The United States is actually helping the “new-look” Taliban. Their potential opponents, including the famous Marshal Dostum, an ethnic Uzbek, left the country under various guarantees, and Washington is trying to keep them from any further participation in the conflict. Democratic politicians naively believe that by creating an Islamic state and ending the protracted civil war in Afghanistan the Taliban will ensure stability in the region and will not move any further. Uzbekistan and Tajikistan do not think so and are strengthening their borders and preparing to protect their Afghan compatriots, because they know full well that the Taliban`s are not a national political party; they are a radical Islamist ideology.

It knows no borders and spreads like a cancerous tumor, destroying all pockets of Western culture. It can only be stopped by force. However, the two decades of US military presence in Afghanistan showed that Washington, which quickly took control of the country in 2001, simply had no strategy to keep it. The Afghans were given nothing that would appear to them more attractive than the ideas of radical Islam. As a result, the few Afghans who embrace European values are fleeing the country, and those who, like Massoud Jr., decided to fight for their freedom, now risk being left to face their enemy all by themselves.

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Misjudgements in India’s Afghan policy

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India’s Afghan policy has always been obsessed with the desire to deny Pakistan the “strategic depth” that Pakistan, according to India’s perception, yearns. If India had a pragmatic policy, it would not have found itself whimpering and whining like a rueful baby over spilt milk.

India supported the invasion of Afghanistan by both the former Soviet Union and the USA, both losers. President Trump mocked Modi for having built a library for the Afghan people. Trump expected India to contribute foot soldiers, and by corollary, body packs to the Afghan crisis. India played all the tricks up its sleeves to convince the USA to make India a party to the US-Taliban talks. But the USA ditched not only Modi but also Ashraf Ghani to sign the Doha peace deal with the Taliban.

India’s external affairs minister still calls the Taliban government “a dispensation”. Interestingly, the USA has reluctantly accepted that the Taliban government is a de facto government.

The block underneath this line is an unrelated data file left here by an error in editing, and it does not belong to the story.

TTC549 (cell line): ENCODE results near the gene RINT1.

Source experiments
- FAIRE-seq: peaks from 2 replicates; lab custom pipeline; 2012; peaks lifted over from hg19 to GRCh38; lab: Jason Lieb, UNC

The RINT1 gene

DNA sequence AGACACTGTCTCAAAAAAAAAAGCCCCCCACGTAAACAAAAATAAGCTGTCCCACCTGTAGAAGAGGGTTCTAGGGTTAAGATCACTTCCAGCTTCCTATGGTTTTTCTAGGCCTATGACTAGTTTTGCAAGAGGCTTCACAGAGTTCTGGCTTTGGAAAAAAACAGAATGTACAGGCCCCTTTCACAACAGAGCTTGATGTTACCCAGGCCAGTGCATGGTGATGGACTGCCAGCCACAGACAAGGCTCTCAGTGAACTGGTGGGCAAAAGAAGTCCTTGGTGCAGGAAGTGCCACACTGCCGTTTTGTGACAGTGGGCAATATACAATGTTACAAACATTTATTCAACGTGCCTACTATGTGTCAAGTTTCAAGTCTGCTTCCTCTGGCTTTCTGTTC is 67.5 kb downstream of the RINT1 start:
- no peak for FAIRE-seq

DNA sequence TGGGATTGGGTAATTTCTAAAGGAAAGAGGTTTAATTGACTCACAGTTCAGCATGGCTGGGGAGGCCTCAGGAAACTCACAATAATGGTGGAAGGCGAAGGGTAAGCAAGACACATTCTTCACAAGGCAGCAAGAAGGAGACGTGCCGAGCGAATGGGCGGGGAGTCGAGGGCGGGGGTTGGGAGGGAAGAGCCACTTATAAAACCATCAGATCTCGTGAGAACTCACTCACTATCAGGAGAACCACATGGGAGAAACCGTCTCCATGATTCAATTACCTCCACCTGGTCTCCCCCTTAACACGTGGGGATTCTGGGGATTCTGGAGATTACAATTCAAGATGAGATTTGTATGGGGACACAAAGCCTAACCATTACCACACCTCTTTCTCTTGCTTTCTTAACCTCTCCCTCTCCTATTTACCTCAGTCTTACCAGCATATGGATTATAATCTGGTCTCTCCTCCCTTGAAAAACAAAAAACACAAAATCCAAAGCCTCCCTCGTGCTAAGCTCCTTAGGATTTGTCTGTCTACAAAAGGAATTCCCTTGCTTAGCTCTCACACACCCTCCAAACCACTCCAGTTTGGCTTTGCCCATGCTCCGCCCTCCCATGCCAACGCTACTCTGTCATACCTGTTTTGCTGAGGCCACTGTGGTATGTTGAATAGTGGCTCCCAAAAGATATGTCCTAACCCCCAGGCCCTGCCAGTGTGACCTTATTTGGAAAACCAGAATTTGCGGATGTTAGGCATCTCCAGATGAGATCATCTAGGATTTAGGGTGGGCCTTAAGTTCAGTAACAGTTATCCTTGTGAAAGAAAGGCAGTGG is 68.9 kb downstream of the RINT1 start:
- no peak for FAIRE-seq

Humanitarian crisis

The United Nations’ Development Programme has portrayed a bleak situation in Afghanistan. Afghanistan is faced with multifarious challenges. These include prolonged drought and the effects of the COVID-19 pandemic, upheaval caused by the current political transition: frozen foreign reserves, and rising poverty.

About 47 per cent of its people live below the dollar-a-day poverty line. If the poverty line is pushed to $2 a day, 90 per cent of Afghans would be poor. About 55 per cent of Afghans are illiterate.

Ninety seven percent of the population is at risk of sinking below the poverty line, As such, Afghanistan teeters on the brink of universal poverty. Half of the population is already in need of humanitarian support. The UNDP has proposed to access the most vulnerable nine million people by focusing on essential services, local livelihoods, basic income and small infrastructure.

Currently, the gross national product of Afghanistan is around $190 billion, just a little more than the $160 billion economy of Dhaka city. The country’s legal exports of goods and services every year account for $1 billion. It imports$6 billion worth of goods and services every year.

About 80 per cent of world production of opium comes from Afghanistan. Every year, Afghanistan produces nearly 10,000 tons of opium and the revenue generated from it amounts to $7 billion approximately. About 87 per cent of the income of opium producing farmers comes exclusively from this single product. The illicit opium export by Afghanistan is worth $2 billion every year. The role of opium is significant.